Once you find yourself attached to something bigger, faster and meaner than you could have imagined, follow these steps. After the take, attempt some sort of hook-set and clear the line. As soon as the line is on the reel, make a few short jabs to solidify the hook-set. Take note: This will light a fire under the fish. Then simply let the fish go; do not try to stop it. During the first minute of the fight, the fish is at its freshest and in control. At this point, your drag should be tight enough to make the fish pull. Right now, your job is simply to keep tight to the fish. Point the rod tip at it, and be alert for the first sign of weakness.


When the fish slows, you have to recover line quickly. Use the boat to your advantage; keep the lines of communication with your captain open. Maintain a slight bend in the rod, and crank in line with as little tension as possible. Don’t haul on the fish; remember, the drag of the fly line in the water will keep the hook in its mouth. As you reel, guide the line neatly across the full width of the spool with your finger. Once you have picked up as much line as you can, come tight to the fish with maximum pressure. A good rule of thumb is to fight the fish as if you are prepared to lose it. Once the pressure is on, keep an acute angle on the fish’s head to prevent the beast from going deep. If you lose the angle and the fish sounds, it becomes a battle of stamina.

Use the Butt
To maintain leverage and apply maximum pressure, you’ve got to put a bend in the butt of the rod. When there’s a bend in this section, short, gentle pumps upward will gradually lift the fish. Be patient, stay focused and pace yourself. Many times, when lifting a fish, you are looking to get only one turn of line on the reel with each lifting stroke. By starting the lifting stroke with the rod tip a foot or more in the water, you can often gain an extra turn on the reel. When you are bringing up a heavy fish, you may find that you cannot lift it without pinching the line or holding the spool to keep line from coming off as you pump. Throughout, keep your movements calculated and smooth, and use the stiffness and strength of the rod butt to your advantage.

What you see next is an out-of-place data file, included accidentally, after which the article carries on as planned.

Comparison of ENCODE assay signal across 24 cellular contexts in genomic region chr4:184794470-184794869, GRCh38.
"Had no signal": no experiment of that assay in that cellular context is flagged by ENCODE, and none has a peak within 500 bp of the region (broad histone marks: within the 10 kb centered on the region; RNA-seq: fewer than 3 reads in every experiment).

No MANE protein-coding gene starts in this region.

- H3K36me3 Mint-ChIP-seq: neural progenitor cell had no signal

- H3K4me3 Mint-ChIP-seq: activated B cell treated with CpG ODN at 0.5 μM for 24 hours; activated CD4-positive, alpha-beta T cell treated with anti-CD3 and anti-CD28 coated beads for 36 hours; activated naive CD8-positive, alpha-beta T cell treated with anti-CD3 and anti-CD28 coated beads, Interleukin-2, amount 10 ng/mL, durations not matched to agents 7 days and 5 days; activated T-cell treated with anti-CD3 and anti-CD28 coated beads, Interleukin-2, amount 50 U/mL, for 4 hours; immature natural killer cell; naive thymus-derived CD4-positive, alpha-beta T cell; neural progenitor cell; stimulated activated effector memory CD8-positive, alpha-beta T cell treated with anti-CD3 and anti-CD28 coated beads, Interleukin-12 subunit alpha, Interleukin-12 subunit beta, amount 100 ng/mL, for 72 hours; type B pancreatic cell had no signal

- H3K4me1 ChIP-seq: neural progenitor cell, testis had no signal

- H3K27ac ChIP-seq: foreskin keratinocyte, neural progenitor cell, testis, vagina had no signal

The Moment of Truth
You’re exhausted, your reel hand is clawed, and there’s salt in your eyes. You start to think about a nice massage, a pina colada back at the lodge — forget all that! Stay focused! This is the point in the fight when you can really start to recover line.


When bringing up a big fish, good boat handling is essential. On my craft, once we’ve established a solid hookup and the fish has settled down, I move my client to either corner of the stern. This places the angler in a stationary position away from the engines, and I can use the boat to make the fight as easy as possible. When the fish nears the surface, a long rod really gets in the way, and you have to be ready to move quickly around the boat. More than likely, the fish will trace big circles on the surface, and the boat will have to do the same. On the outside of the circle, the fish will tend to rise, giving you a little angle against its head. Maintain the angle with smooth pressure, and back up as the fish circles toward the boat.

Fighting big fish on the fly requires delicacy, stamina and a good deal of luck. Stay calm, keep it simple and take my word for it: Fly-caught sushi tastes a little bit sweeter than the stuff that the hardware boys serve.